the world that laughs for us….

And then, a DOG bit me!

Jacques Lacan was a French Psychoanalyst who posited that our unconscious is structured much like a language.”If the unconscious is structured like a language, Lacan argues, then the self is denied any point of reference to which to be “restored” following trauma or “identity crisis”. (

Lacan would go on to talk about how what we desire will never be fulfilled. He refers to this unmet desire as the objet petit a; the presumption then is that desire lacks the very thing we think we desire. Hollywood, television adverts, grocery store aisles all play on this truth. Let’s take for example the beauty adverts that seem to prey on women.

Most of these adverts work on the premise that there is already a socially defined reality that informs us all what a women should and should not look like. Some women buy into this, in fact, there are few that don’t; on some unconscious level, we’re all measuring ourselves against some objective idea. It is our thoughts that help create what we believe about reality and ourselves.

When I was younger, I remember learning that matter is made of atoms, energy and particles. In the last few years quantum physics have merged with philosophy and are now positing that all that we see in front of it is not made of matter, but rather, thought. In the narrative documentary ‘What the Bleep do we know?” the content focuses on how and what defines our reality.
The Awful Truth, Day 4:  Could Be Working Harder

They conclude by the end that our thoughts bring things into reality. For example, a tree is only a tree because it has been socially constituted and agreed upon (thought of) as a tree. A moment sipping tea in the garden is never simply a moment sipping tea in the garden, it’s always both more and less than what it appears to be.

The world itself then is desire waiting to happen.

If the two points above are true about how we experience and interact with reality then how perceive the world and what we believe about matters more than we would like to think it would. This is why deconstruction is one of the most responsible acts we can all participate in. It seems the constituted world, well, a world mostly constituted by media, adverts, toys, and ‘stuff’ that world seems to be telling us how to think about what we think about it.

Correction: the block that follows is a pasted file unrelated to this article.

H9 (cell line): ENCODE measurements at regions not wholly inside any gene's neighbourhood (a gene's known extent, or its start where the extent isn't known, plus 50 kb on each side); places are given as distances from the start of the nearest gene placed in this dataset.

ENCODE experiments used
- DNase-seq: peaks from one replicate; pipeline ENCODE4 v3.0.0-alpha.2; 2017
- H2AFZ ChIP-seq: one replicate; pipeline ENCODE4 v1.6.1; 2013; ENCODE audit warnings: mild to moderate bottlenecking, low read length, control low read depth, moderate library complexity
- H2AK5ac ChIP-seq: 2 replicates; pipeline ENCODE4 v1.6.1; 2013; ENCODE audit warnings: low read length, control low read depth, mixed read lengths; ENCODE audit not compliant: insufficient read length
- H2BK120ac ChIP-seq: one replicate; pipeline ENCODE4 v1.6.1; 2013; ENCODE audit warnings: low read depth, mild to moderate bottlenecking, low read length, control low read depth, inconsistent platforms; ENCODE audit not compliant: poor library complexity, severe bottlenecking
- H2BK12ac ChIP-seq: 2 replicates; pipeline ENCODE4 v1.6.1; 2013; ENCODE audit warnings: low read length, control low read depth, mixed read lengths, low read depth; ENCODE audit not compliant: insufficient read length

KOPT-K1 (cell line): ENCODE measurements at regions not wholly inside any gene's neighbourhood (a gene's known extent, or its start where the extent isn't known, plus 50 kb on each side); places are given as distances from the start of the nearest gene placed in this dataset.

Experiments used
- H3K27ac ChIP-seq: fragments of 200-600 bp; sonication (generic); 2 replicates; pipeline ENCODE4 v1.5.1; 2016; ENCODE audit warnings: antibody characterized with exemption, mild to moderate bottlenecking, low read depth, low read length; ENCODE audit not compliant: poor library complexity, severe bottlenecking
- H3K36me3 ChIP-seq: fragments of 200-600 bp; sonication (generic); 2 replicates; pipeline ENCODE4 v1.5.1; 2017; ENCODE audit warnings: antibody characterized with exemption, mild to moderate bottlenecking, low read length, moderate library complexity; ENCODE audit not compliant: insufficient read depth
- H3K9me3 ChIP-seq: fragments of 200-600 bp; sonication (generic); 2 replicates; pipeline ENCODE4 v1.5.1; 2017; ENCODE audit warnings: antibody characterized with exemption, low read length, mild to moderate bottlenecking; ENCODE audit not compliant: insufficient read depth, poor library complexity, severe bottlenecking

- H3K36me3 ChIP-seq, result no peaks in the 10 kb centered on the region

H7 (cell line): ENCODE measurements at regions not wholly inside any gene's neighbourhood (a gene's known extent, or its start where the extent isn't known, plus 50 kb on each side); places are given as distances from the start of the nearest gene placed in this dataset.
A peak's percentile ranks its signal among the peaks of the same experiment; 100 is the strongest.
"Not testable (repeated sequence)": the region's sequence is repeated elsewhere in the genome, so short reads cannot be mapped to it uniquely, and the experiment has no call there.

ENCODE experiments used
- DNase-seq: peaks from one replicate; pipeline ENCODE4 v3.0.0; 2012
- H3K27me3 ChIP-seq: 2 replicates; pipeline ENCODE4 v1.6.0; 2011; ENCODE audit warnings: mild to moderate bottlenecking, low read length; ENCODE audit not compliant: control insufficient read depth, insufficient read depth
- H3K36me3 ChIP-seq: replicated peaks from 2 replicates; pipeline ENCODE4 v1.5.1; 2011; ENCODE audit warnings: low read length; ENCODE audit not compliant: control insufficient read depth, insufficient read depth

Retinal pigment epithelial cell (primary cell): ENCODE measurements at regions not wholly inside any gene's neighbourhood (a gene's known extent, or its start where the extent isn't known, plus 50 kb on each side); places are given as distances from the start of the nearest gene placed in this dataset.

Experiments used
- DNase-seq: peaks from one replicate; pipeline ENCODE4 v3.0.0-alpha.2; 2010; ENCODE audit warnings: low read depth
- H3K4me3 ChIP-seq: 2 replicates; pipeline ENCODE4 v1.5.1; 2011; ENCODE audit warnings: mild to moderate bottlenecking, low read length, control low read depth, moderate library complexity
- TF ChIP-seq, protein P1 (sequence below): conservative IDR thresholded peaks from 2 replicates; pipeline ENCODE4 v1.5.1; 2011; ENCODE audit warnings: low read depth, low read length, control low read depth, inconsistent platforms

It’s like sitcoms that have canned laughter during what are meant to be funny moments, and we watch having enjoyed the show as if we have laughed ourselves.

Deconstructing ourselves will eventually lead to finding ourselves.

This is why the question is such a powerful thing.


america is gadhafi’s love child

all of this focus on gadhafi increases the longevity of war. in fact, i no longer think america has a global voice. especially in the case of gadhafi. if anything i think america has become nothing more than the perverse love-child of gadhafi and the media.

but its not just with gadhafi though, its the presumptions that inhabit america. and when i refer to america i do not refer to the individuals who populate the nation called america, but the shadow of america that represents itself, something other than america. its the system of america, the doppelganger. the evil underbelly that has somehow assumed its role as the universal father-figure who needs to run everything and walk with a big stick. the institution of america better said.

the more wars and globa disagreements america gets involved in the more obscene its reputation becomes and is received by the rest of the global competitors. the more gadhafi is pursued and the more blood that is let, the more america becomes the ultimate terrorist and tyrant. although gadhafi is and has participated in atrocious acts, the worst acts have come from western retaliation.

let’s use another example to strengthen that point. look at how reacted to saddam hussein, a known terrorist, what did america do, they reacted to a terrorist with terrorism (by hanging him publicly) – what did we do with osama, we killed him and some of his family. but the collateral damage was justified because he was brought to ‘justice’. this un-accountability of america has put the reputation of the world at stake. are we barbarians that we should need to destroy each other and find ways to justify it by using over-politicized rhetoric??

paul’s dislocated mirror

you’re are many members, but one body. – Paul

(soma) – body (which casts a shadow as distinguished from the shadow itself )

(heis) – but one (universal)

(melos) – parts, members (neutered)

In Lacan’s presentation of the mirror stage, the infant experiences his or her body as uncoordinated, vulnerable, and insufficient. This sense of frustration with physical limitations propels the infant toward identification with the (apparently) unified and stable imago of the mirror reflection or of the caregiver.

“The propositional exactitude of a certain absence”

the whole notion of church predominantly stems from the notion that we all have a participatory role to play. we each have something to both give and gain. something to leave and something to take. in the west, the idea of church is quite heavily driven by identity. for example, some go to charismatic gatherings because this expression seems to fit for them ideologically. others visit in small houses with candles and guitars because they crave intimacy with the divine.